Facing an industrywide slump, Coach is slapping the Walt Disney Co. character on its leather goods, part of a plan to enliven the brand with pop-culture icons and create more limited-edition products. The idea is to give shoppers another reason to buy a new handbag — and coax them into paying full price for it.
Since the worldwide launch of the Disney handbags on June 17, several of the items have sold out online, including all four colours of the $395 kisslock handbags that are designed in the shape of Mickey’s ears. Large $1,500 leather Mickey Mouse dolls and bean bags also have sold quickly.
“We’ve been very pleased with any time that we’ve engaged with fashion that’s been in a much more limited, emotional, inspirational way,” Luis, 49, said in an interview. “You can certainly look forward to us having other collaborations go forward.”
Coach is trying to restore its cachet after mounting competition, sluggish demand and heavy discounting led to two years of declining sales. The New York-based company has released fresh products and designs from creative director Stuart Vevers, aiming to win back customers from Kate Spade & Co. and Michael Kors Holdings Ltd.
Coach’s earnings growth rebounded last quarter, and Luis is cutting costs as part of his turnaround effort. The stock has gained 22 percent this year, outpacing the 1.5 percent gain of the Standard & Poor’s 500 Index. The shares were little changed in New York on Thursday, trading at $39.85.
Selling limited-edition items, such as the Disney products, helps ensure that they do not end up in the discount bin, said Michael Binetti, an analyst at UBS Group AG. They have more “scarcity value,” he said. And the strategy is a better way to increase traffic than just offering coupons and promotions, Binetti said.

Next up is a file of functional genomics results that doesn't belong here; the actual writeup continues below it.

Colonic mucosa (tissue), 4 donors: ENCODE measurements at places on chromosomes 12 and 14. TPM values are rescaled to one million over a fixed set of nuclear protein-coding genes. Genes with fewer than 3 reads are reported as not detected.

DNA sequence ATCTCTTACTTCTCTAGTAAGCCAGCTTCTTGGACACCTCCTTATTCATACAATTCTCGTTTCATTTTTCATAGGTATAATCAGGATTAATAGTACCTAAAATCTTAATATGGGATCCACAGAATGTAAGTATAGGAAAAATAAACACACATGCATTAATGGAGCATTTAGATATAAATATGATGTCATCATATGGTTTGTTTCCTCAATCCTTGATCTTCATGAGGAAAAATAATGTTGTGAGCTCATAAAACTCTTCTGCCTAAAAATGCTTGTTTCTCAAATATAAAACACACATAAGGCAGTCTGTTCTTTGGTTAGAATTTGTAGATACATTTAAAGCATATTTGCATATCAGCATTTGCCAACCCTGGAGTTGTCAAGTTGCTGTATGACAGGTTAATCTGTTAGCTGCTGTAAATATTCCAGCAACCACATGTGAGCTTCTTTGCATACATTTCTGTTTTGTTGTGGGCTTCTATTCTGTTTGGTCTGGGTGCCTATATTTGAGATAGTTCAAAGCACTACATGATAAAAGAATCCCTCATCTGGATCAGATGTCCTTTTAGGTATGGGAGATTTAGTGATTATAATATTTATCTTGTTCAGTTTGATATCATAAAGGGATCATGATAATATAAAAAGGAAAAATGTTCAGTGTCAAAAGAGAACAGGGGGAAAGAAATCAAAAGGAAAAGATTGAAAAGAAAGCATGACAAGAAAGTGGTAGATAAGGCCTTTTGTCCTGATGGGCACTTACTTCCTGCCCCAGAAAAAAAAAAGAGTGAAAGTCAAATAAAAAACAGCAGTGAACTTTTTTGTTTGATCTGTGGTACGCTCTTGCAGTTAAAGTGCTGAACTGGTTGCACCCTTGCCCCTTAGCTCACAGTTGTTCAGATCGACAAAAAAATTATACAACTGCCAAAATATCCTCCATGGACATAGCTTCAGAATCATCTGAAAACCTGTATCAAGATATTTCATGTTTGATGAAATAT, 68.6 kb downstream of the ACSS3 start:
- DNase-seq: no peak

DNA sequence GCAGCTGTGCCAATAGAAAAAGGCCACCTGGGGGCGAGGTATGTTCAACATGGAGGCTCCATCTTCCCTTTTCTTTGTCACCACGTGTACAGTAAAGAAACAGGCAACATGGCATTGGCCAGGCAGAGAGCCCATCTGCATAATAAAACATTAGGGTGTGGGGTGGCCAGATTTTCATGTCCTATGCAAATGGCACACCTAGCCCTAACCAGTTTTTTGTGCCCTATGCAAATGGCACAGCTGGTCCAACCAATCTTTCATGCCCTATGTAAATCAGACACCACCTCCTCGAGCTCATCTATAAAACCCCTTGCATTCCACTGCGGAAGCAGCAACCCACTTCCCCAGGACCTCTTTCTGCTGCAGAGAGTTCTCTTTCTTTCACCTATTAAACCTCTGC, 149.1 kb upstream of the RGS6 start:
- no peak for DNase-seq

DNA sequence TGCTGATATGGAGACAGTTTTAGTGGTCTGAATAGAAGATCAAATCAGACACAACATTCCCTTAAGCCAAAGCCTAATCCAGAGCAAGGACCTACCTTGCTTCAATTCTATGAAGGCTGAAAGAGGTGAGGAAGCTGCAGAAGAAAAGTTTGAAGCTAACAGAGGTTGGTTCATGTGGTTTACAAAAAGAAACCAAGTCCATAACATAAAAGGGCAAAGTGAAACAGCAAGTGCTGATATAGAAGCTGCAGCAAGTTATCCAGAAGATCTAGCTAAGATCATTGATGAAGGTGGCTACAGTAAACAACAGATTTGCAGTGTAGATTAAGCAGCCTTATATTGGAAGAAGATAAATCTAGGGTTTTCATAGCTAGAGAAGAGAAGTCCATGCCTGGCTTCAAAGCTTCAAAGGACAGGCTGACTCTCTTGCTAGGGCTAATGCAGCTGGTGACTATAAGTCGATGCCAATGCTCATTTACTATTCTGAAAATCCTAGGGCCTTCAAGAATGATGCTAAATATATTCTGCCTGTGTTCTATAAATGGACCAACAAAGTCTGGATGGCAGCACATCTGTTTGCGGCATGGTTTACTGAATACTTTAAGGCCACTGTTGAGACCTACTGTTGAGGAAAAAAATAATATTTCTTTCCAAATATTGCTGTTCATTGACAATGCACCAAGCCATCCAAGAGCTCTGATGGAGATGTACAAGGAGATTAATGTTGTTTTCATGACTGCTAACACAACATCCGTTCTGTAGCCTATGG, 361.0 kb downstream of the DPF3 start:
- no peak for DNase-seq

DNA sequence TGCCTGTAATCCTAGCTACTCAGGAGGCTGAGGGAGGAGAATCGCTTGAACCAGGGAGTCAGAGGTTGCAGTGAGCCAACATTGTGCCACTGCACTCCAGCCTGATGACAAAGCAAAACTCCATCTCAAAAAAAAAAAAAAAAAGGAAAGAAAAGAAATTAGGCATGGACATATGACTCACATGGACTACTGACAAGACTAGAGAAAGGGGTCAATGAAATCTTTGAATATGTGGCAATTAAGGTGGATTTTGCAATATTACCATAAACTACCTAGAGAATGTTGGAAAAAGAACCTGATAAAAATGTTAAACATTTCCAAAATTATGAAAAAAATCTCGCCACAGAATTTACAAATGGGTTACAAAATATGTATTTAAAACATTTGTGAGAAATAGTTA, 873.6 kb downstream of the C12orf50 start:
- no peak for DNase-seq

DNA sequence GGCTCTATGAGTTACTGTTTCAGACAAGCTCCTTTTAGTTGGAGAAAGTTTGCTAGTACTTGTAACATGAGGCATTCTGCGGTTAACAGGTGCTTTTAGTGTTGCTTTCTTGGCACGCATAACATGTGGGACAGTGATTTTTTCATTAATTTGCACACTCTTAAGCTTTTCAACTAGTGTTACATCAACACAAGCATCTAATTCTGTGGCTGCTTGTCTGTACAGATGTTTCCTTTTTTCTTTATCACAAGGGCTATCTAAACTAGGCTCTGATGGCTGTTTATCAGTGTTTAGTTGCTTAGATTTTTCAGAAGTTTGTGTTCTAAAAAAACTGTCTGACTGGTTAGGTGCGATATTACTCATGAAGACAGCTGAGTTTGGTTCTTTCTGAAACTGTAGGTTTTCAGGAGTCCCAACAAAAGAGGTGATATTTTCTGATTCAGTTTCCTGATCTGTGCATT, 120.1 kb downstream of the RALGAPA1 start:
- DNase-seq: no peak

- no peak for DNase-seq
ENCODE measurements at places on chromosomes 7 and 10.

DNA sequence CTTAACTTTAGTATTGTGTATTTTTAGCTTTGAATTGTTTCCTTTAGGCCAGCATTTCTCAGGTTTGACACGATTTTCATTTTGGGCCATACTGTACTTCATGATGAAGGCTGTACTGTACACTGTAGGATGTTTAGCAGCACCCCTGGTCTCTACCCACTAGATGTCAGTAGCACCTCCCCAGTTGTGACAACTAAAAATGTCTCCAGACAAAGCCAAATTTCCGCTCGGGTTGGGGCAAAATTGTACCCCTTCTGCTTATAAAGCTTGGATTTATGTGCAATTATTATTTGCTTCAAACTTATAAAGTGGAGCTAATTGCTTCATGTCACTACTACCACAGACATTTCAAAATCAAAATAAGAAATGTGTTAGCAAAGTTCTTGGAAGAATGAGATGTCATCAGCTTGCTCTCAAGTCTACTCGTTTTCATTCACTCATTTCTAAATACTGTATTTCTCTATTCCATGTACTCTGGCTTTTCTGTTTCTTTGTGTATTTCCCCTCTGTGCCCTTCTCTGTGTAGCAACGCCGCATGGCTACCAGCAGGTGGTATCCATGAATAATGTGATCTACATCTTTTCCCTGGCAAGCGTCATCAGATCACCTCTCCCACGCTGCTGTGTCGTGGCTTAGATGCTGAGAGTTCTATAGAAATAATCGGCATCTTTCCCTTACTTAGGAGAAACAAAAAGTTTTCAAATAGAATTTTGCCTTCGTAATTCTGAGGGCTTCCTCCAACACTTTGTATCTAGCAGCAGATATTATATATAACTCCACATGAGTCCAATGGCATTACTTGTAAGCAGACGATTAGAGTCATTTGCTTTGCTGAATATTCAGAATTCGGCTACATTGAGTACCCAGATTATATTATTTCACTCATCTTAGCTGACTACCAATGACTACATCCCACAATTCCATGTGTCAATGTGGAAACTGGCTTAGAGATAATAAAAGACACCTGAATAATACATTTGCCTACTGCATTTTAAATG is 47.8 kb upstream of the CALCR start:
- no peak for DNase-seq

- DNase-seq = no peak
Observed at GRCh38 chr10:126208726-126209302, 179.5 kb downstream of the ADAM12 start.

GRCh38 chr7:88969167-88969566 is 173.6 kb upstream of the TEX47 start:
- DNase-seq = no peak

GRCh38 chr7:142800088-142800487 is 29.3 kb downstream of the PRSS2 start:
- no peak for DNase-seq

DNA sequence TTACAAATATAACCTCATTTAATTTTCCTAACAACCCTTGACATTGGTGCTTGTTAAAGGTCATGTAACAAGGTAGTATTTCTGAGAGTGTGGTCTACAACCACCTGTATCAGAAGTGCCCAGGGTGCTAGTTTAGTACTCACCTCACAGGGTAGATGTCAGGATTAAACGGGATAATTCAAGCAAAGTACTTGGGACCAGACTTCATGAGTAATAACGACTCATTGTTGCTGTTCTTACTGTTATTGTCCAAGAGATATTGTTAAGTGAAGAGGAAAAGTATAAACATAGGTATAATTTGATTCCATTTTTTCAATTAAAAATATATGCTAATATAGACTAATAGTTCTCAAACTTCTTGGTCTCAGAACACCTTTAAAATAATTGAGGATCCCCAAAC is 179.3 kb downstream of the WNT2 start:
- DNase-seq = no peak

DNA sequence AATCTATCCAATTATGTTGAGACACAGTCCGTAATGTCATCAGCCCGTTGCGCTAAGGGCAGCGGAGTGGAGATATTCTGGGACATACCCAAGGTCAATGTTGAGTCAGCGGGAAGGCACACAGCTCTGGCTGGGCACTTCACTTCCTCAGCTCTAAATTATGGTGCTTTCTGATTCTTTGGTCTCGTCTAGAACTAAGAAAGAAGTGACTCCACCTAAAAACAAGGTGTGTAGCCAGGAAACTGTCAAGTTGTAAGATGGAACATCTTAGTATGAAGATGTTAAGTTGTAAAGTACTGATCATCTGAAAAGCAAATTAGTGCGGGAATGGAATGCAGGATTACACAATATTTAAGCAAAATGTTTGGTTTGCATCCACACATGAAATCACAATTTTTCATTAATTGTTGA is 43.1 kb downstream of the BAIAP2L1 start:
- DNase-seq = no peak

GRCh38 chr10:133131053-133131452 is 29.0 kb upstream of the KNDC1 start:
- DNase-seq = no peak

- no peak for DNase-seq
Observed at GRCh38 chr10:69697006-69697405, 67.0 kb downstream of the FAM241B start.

New York Attitude
Coach also is counting on American pop culture to make its brand more enticing to overseas buyers and foreign tourists, Luis said. The company is celebrating its 75th anniversary this year and aims to play up its New York heritage with a new flagship store on Fifth Avenue.
“The idea of American dream and the idea of New York and the idea that anything is possible opens up the world of opportunity to international consumers,” Luis said.
But it is hard to tell how much Mickey Mouse bags and other novelty products can lift the Coach brand. Though Vevers designed the Disney items to be edgy and sophisticated, they may have less appeal to domestic shoppers than to foreign tourists. And the strong dollar has made products from US companies a tougher sell.
The ultimate problem for Coach is its heavy reliance on handbags, which make up 80 percent of its sales, said Christian Buss, an analyst at Credit Suisse Group AG. That category is still in a slump, he said.
“We are really concerned about slowing growth in the handbag category in North America,” Buss said. “If the category isn’t growing and the category isn’t healthy, it will be much more challenging for Coach to turn around its earnings.”
Coach also gets 60 percent of its sales from outlets, according to Buss. That makes it hard to wean the company off discounting and burnish the brand.
Vevers’s Coach 1941 line, named after the founding year of the brand, is an attempt to get back some of the company’s glamour. It has helped Coach increase distribution from some department and specialty stores and get into retailers that it has not been in before. In turn, the company may be able to reduce its exposure to some lower-tier stores, Luis said.
Coach’s efforts to modernise the brand with new products and marketing are still in the early stages, he said.
“It’s kind of endless — you can’t say we’re finished,” Luis said. “There’s still a tremendous amount to do.”
By Stephanie Wong; editor: Nick Turner.